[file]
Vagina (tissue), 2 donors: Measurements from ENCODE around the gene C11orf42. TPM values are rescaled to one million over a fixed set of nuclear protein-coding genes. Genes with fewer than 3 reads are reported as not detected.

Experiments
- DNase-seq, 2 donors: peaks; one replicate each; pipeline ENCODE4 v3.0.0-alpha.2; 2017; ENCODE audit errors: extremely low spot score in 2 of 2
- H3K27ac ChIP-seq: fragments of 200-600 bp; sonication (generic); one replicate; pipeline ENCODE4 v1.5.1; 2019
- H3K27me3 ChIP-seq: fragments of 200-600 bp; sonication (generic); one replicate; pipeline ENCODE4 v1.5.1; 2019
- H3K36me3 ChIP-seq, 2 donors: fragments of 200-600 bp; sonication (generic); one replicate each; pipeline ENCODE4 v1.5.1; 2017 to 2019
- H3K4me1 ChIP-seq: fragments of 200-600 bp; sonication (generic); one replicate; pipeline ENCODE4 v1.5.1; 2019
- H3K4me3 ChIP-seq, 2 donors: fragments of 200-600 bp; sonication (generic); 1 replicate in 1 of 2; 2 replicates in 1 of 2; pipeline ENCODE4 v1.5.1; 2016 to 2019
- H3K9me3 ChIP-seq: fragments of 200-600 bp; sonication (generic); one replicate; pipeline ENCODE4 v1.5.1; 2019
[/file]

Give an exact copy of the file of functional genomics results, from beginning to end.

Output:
Vagina (tissue), 2 donors: Measurements from ENCODE around the gene C11orf42. TPM values are rescaled to one million over a fixed set of nuclear protein-coding genes. Genes with fewer than 3 reads are reported as not detected.

Experiments
- DNase-seq, 2 donors: peaks; one replicate each; pipeline ENCODE4 v3.0.0-alpha.2; 2017; ENCODE audit errors: extremely low spot score in 2 of 2
- H3K27ac ChIP-seq: fragments of 200-600 bp; sonication (generic); one replicate; pipeline ENCODE4 v1.5.1; 2019
- H3K27me3 ChIP-seq: fragments of 200-600 bp; sonication (generic); one replicate; pipeline ENCODE4 v1.5.1; 2019
- H3K36me3 ChIP-seq, 2 donors: fragments of 200-600 bp; sonication (generic); one replicate each; pipeline ENCODE4 v1.5.1; 2017 to 2019
- H3K4me1 ChIP-seq: fragments of 200-600 bp; sonication (generic); one replicate; pipeline ENCODE4 v1.5.1; 2019
- H3K4me3 ChIP-seq, 2 donors: fragments of 200-600 bp; sonication (generic); 1 replicate in 1 of 2; 2 replicates in 1 of 2; pipeline ENCODE4 v1.5.1; 2016 to 2019
- H3K9me3 ChIP-seq: fragments of 200-600 bp; sonication (generic); one replicate; pipeline ENCODE4 v1.5.1; 2019